In this photo is Finegan mule already named and the buried head is likely Karl. The tall mule on the right is Jessie. When she came her name was Jezebel which did not suit her so she was renamed.


The white donkey on the left is Sally with her six year old son Oliver. The dark donkey is Robbie and the tall donkey is Joey. Sally was rescued from an auction and was pregnant with son Oliver. They were both named after arriving at the sanctuary. Oliver was named after Sheila's cat that had passed away the day before Oliver was born. Oliver kitty passed away at age 23! Robbie was also named after arriving at the sanctuary and his full name is Robbie Burns :) Joey, well his name just suits him perfectly!

As any visitor to the sanctuary would agree the names are carefully chosen and suit each animal.


Vivian

Virgil

Posted by PrimRose on March 5, 2018 at 8:05 AM Comments comments (0)

Virgil is a small mule and had a donkey father and horse mother. It is possible Virgil has some Shetland pony in him noticeable in his colouring. Virgil has been at the sanctuary for years but remains very cautious around humans. This is the story of his rescue. Sheila got a call there was a mule for sale at an animal auction. When she arrived the auctioneer was prodding Virgil with an electric cattle prod making him squeal in pain which many there found humorous. So his caution around humans is for a good reason. On occasion Virgil will chase donkeys away from the hay bale but this does not happen often. He tends to associate with other mules and hinnies in particular Finegan mule. Both Virgil and Finegan get some extra nutrition in their own bowls but Virgil has learned he is better off eating alone as Finegan will eat as fast as he can then go after Virgil’s bowl. Virgil is quite a favourite at the sanctuary! Come and meet him Thursday and Sunday from 1-4pm all year round. Here's the link to our location: http://www.primrosedonkeysanctuary.com/location.htm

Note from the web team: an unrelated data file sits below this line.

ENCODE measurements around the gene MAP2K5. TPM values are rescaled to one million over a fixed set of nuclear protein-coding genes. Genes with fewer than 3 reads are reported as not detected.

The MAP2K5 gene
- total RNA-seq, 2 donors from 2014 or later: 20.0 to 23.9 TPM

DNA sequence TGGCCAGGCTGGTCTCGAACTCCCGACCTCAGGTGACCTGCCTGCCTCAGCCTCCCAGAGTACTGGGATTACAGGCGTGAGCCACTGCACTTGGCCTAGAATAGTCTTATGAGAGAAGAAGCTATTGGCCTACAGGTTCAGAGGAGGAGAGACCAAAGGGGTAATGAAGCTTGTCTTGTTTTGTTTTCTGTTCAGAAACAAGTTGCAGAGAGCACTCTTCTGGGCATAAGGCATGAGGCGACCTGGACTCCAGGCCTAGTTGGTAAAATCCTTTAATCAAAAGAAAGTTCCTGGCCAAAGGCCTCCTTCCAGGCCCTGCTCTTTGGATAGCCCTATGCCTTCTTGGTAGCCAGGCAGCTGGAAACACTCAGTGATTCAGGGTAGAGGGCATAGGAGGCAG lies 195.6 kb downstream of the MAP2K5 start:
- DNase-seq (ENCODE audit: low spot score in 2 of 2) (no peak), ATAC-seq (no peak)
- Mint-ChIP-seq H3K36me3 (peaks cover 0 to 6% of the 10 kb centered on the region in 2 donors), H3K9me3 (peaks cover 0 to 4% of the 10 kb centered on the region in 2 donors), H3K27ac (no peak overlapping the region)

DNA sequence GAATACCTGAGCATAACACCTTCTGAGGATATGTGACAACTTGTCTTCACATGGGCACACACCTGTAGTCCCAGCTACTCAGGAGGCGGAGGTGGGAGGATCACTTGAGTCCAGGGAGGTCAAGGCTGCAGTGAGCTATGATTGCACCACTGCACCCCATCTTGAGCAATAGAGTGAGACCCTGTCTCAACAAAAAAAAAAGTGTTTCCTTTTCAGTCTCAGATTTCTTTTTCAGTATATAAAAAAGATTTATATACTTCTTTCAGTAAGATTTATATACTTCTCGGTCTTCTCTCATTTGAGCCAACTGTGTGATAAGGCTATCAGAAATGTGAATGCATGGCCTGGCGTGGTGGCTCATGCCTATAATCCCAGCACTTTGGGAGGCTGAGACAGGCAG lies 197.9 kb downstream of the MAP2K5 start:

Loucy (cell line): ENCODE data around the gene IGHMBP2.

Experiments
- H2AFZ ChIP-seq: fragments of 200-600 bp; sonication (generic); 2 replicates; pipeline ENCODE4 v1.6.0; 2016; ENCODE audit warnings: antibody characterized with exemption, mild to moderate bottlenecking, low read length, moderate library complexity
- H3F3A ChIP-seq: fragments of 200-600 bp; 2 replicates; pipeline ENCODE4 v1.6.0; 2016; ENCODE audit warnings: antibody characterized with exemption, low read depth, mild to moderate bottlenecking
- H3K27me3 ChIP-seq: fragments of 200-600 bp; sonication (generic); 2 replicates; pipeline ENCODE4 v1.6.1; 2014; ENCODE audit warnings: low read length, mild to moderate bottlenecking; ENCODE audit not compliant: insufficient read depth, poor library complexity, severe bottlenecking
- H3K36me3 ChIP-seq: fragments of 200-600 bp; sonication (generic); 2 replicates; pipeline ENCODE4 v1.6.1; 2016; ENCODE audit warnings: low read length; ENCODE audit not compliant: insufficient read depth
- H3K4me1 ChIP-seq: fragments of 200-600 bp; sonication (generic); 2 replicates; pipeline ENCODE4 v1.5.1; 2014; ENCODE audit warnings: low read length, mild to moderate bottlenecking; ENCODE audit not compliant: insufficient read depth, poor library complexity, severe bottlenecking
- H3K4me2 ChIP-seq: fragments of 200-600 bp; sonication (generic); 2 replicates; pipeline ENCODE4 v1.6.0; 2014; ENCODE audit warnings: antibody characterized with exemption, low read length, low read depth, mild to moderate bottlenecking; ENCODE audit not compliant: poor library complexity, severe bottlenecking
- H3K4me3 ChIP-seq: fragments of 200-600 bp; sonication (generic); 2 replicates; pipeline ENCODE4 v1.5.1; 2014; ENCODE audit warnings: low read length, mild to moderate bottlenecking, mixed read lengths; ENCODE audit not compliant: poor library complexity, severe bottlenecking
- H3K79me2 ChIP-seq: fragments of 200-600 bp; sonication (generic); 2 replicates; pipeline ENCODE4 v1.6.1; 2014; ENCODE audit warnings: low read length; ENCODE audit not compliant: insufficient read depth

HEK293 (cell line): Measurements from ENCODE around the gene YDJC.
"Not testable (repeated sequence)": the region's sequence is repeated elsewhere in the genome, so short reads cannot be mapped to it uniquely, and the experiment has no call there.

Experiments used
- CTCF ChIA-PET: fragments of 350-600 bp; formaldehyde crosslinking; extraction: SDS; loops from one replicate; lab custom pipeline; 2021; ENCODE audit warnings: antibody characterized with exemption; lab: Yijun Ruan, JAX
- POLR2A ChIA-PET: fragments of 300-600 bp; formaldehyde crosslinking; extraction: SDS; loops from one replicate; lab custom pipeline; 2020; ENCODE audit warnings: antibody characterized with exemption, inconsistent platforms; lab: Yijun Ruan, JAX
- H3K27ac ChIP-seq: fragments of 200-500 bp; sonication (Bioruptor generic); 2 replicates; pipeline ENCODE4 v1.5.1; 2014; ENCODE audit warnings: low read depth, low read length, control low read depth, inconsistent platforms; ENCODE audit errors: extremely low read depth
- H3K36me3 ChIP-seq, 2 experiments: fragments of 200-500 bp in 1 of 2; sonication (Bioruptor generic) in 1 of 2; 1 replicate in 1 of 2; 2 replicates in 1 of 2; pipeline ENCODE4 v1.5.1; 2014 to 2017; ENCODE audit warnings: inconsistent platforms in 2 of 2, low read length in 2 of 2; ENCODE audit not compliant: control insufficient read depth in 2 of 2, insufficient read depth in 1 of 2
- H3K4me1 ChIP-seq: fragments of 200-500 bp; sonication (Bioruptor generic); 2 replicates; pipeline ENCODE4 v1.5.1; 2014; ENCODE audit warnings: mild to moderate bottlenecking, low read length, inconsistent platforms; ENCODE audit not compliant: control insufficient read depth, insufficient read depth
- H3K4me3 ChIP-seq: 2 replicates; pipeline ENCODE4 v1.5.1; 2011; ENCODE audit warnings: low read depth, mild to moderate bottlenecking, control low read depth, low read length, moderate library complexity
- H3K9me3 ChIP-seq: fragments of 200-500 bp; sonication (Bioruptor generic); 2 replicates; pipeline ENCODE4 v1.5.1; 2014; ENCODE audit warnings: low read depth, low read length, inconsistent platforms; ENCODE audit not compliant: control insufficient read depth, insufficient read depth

Vivian


Donkey Reproduction

Posted by PrimRose on February 27, 2018 at 6:55 AM Comments comments (0)

All male animals at the sanctuary are neutered preferably prior to arrival or they are segregated and are neutered here. As all the animals at the sanctuary are rescued it is clear there are many unwanted animals and reproduction is not desirable. Neutering is preferable prior to arrival at the sanctuary. Unneutered jacks cause the female animals (jennets) to go into heat which can get disruptive. Female donkeys can go into heat their entire lives but pregnancy before the age of 3 and after 40 is very hard on the animal. Jennets are pregnant for 12 months and rarely have twins. Going into heat begins between 8 months and two years. Heat lasts for 6-9 days and occurs every 23-30 days. Jacks become sexually mature between 8 months and a year. Unless a jack is used for breeding it is easiest to castrate just before weaning around 6 months. Jacks should not be used for breeding before the age of 2 years. Uncastrated jacks do not make good pets as they can be aggressive and difficult to handle. This is Sally who was pregnant when she arrived at the sanctuary and is often found with her 6 year old son Oliver at her side.


Vivian